Once the edges of the nostrils are blended, use the ball stylus tool to make an indentation in the center of each. I also go back in with the needle tool to shape the hole you made into a matching tear drop shape. You can also see in the upper left that I have used the X-acto to make a cut below the nostril to make the mouth. After the cut is made you will want to use the paddle tool and paint brush to smooth down the rough edges of the cut. Think lips. round the edges over to make some nice dragon lips! I also added some shaping to the tip of the nose once I got the lips smoothed and pressed back up a bit. I simply pinched nostril area into a point and then tapped it into a nice downward curve.
Next we'll use some translucent clay to make the horns. Translucent clay bakes to a semi-transparent quality. Begin by making 4 tiny spheres of equal size. Next roll those into an elongated teardrop shape and place the tips of that shape together like in the photo in the upper left. Holdiing the thicker base in one hand and the tip in the other, twist the pieces together to end up with a pair of horns. I tend to cut off part of the base because it gets mashed a bit during this process and I want the horns to look cleaner when I add them to the dragon.
Place the horns more or less slightly to the rear of the head from the center of the eye and blend them a bit into the head clay. We'll add in the ears next and use the ears and horns to support each other so that the piece is not fragile. The upper right photo shows the size of the sphere used for the ear. Roll each ear into a long-ish tear drop shape.
Flatten the tear drop and fold it in half as shown in the upper left. Place the ear on the dragon far enough back from the eye that you won't destroy the eye area as you blend the ear clay onto the head.
Both pictures above show the ears being blended onto the head. I have also positioned the horns so they touch the ears and add to each other some strength and support. It is key in working with polymer clay that any thin areas are supported by something or they most certainly break off with wear.
As this is sort of an experimental piece meant to allow both you and I to get an idea for the next stages of refinement to the design, I will not spend a lot of time decorating the piece. But here are some basic additions that will get you started in planning out how to make these pieces uniquely yours and add some intrigue to them. Some basic geeen leaves are made with the steps above left. I also added a round disc to his head and carved out a little divot in it with the larger ball stylus tool. I'llprobably fill this with glitter! Go as crazy as you want with detail! On the next one I make I will likely add more detail to it. I am already seeing logistical changes I'd make to the design. I get asked frequently how I design new products. This is how! Get an idea, try out the basics and make changes. Generally it takes me about 3-4 prototypes before I have something completed fully.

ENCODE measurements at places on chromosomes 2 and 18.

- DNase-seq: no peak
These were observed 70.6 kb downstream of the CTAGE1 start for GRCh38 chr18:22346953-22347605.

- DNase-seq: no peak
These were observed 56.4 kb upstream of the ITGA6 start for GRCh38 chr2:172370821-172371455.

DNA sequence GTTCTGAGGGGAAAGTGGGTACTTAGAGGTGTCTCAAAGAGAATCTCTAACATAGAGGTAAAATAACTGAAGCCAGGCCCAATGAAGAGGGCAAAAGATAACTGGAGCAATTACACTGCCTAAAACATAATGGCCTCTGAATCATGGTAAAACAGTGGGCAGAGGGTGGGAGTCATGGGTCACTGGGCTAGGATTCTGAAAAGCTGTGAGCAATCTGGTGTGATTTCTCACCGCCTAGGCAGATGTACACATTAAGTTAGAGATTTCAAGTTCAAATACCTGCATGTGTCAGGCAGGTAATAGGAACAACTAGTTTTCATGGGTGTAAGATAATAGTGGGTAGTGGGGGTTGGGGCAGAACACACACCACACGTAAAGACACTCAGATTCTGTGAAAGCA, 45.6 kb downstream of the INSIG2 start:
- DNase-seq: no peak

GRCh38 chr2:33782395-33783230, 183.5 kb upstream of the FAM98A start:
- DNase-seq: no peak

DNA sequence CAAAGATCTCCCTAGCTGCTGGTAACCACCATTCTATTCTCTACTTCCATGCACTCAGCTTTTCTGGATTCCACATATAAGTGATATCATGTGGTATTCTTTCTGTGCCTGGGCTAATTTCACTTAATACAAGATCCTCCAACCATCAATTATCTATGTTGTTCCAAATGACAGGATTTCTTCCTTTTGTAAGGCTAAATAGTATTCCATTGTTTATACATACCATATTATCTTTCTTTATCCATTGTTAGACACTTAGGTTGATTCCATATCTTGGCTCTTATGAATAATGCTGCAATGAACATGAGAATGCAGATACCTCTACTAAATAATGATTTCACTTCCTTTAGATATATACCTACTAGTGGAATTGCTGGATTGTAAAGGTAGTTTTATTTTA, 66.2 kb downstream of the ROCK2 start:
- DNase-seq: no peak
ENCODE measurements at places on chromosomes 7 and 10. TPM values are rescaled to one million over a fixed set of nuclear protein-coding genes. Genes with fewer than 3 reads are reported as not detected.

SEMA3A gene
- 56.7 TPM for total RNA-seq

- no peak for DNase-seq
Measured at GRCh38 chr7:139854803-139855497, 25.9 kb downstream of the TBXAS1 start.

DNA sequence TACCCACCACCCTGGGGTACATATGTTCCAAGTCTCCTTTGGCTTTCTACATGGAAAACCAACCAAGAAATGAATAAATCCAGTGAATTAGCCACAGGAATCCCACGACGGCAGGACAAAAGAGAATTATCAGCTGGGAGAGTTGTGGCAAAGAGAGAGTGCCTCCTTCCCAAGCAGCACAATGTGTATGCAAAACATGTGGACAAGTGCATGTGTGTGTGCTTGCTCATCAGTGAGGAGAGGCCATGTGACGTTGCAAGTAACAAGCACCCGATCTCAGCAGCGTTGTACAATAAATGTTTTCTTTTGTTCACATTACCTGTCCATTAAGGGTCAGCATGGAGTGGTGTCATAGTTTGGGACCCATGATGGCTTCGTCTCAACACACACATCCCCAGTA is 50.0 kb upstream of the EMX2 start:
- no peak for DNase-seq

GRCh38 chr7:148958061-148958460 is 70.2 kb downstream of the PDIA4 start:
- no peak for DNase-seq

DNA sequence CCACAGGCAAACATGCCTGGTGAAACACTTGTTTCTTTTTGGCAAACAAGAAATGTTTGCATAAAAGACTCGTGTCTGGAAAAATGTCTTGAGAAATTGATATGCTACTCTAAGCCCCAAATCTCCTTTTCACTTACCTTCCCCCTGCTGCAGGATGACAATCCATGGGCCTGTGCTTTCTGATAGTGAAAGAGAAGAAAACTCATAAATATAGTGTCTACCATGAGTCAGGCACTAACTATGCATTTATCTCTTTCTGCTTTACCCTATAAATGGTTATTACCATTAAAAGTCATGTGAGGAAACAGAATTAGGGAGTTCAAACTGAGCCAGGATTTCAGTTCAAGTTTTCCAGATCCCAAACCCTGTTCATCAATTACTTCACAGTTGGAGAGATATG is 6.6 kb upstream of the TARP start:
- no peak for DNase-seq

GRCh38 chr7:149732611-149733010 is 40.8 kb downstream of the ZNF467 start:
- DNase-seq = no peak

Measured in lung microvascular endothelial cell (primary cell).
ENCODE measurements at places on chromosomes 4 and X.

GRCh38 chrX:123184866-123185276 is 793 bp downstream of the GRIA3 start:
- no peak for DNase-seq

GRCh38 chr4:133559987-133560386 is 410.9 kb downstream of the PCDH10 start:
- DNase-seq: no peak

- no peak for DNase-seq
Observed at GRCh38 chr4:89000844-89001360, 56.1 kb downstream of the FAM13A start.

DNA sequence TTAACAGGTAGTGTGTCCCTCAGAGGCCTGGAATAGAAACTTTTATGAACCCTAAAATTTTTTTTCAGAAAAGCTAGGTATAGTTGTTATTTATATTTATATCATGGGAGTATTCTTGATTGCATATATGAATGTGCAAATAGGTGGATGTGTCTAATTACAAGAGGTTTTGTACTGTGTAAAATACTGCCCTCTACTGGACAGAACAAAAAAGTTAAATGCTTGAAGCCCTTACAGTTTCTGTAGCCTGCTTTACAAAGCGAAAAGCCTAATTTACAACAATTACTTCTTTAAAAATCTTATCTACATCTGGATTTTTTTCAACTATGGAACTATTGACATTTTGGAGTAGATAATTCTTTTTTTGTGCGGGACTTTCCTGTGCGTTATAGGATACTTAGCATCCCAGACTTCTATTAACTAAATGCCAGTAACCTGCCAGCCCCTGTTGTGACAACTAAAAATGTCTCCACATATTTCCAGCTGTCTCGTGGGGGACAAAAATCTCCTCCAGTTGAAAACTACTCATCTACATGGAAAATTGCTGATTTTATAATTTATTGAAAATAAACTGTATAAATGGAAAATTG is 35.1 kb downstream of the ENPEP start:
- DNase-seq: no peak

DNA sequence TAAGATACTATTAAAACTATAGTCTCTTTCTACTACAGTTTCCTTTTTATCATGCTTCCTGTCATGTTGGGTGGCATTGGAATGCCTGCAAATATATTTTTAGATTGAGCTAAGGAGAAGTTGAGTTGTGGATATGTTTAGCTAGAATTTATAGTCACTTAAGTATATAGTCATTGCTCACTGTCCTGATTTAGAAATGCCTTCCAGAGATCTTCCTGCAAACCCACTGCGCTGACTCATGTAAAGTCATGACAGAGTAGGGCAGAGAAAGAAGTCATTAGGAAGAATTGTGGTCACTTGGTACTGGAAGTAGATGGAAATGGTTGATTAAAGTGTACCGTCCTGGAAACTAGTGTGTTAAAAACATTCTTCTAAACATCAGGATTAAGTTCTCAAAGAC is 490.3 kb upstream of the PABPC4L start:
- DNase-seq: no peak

With the sculpt on the head done, We move to the other end of the cuff and make a tail to wrap behng and down over your upper ear. Begin with a ball of clay above.
You guessed it. Roll that sucker out into an elongated cone. Next use either the X-acto or the clay scraper to cut the cone in half.
Here is where you will make a clay and wire sandwich. Place the tail halves around the wire as shown in the upper left. Use your paddle tool to blend the seams, being careful to touch only the seams. Once blended press the tail into a gentle curve and maybe loop the tail or whatever you want to do with it. I am not decorating the tail on this one. Again, this has to do with the prorotyping process. I want to see where ti touches the ear and how it feels to wear it before I add ridges or appliques that might feel unpleasant to the wearer. So this little guy will have a pretty boring tail. Now that you have all the sculpting done, it is time to bake! I bake them in a toaster oven according to package direction. I put some poly fil on a ceramic tile. Lay the dragon on the tile and cover with a bit more poly-fil This prevents both flat spots in the clay and is insurance against scorching. This guy stayed in the oven about 20 minutes at temp. Next up, a paint wash and some glitter! After that we make the wings and finish the body. I'll have the painting up in a day or two! Technical difficulties have slowed this project down more than I would like :(
is kept in a dark basement and fed a diet of mostly green peppers.